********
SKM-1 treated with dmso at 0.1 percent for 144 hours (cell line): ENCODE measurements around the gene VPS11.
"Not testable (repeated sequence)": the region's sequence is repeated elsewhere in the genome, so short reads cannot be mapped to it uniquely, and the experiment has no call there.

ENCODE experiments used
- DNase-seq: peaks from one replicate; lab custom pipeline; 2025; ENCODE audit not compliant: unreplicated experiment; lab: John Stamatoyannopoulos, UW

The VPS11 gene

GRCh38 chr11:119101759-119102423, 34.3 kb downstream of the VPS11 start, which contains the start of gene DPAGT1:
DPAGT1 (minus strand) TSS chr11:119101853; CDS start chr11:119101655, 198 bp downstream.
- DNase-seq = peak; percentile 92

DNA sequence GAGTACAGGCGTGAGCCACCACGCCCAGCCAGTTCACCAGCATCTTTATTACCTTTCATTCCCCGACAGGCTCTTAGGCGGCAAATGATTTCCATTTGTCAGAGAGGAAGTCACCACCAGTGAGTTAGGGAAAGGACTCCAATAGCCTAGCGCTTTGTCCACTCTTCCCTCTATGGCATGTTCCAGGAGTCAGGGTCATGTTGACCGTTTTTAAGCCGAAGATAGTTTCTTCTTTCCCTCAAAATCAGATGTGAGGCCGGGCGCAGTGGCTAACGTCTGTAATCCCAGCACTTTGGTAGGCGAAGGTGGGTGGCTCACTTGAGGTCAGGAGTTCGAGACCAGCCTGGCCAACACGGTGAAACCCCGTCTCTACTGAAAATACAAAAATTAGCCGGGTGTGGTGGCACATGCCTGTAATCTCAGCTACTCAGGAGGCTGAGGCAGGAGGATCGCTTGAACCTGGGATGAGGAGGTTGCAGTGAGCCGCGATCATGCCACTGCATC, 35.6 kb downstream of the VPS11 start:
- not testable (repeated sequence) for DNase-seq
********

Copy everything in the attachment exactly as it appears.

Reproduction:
SKM-1 treated with dmso at 0.1 percent for 144 hours (cell line): ENCODE measurements around the gene VPS11.
"Not testable (repeated sequence)": the region's sequence is repeated elsewhere in the genome, so short reads cannot be mapped to it uniquely, and the experiment has no call there.

ENCODE experiments used
- DNase-seq: peaks from one replicate; lab custom pipeline; 2025; ENCODE audit not compliant: unreplicated experiment; lab: John Stamatoyannopoulos, UW

The VPS11 gene

GRCh38 chr11:119101759-119102423, 34.3 kb downstream of the VPS11 start, which contains the start of gene DPAGT1:
DPAGT1 (minus strand) TSS chr11:119101853; CDS start chr11:119101655, 198 bp downstream.
- DNase-seq = peak; percentile 92

DNA sequence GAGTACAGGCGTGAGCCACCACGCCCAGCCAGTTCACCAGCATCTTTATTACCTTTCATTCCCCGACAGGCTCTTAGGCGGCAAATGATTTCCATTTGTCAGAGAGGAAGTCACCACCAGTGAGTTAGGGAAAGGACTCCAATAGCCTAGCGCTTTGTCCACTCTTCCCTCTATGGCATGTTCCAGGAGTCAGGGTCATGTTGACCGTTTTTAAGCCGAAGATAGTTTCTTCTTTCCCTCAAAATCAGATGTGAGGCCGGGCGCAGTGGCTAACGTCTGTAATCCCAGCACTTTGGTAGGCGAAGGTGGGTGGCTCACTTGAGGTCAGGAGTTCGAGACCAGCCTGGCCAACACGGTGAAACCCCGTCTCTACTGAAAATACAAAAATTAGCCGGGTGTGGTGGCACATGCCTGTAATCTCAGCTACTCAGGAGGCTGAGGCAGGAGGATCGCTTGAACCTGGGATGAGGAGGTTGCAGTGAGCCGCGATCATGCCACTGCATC, 35.6 kb downstream of the VPS11 start:
- not testable (repeated sequence) for DNase-seq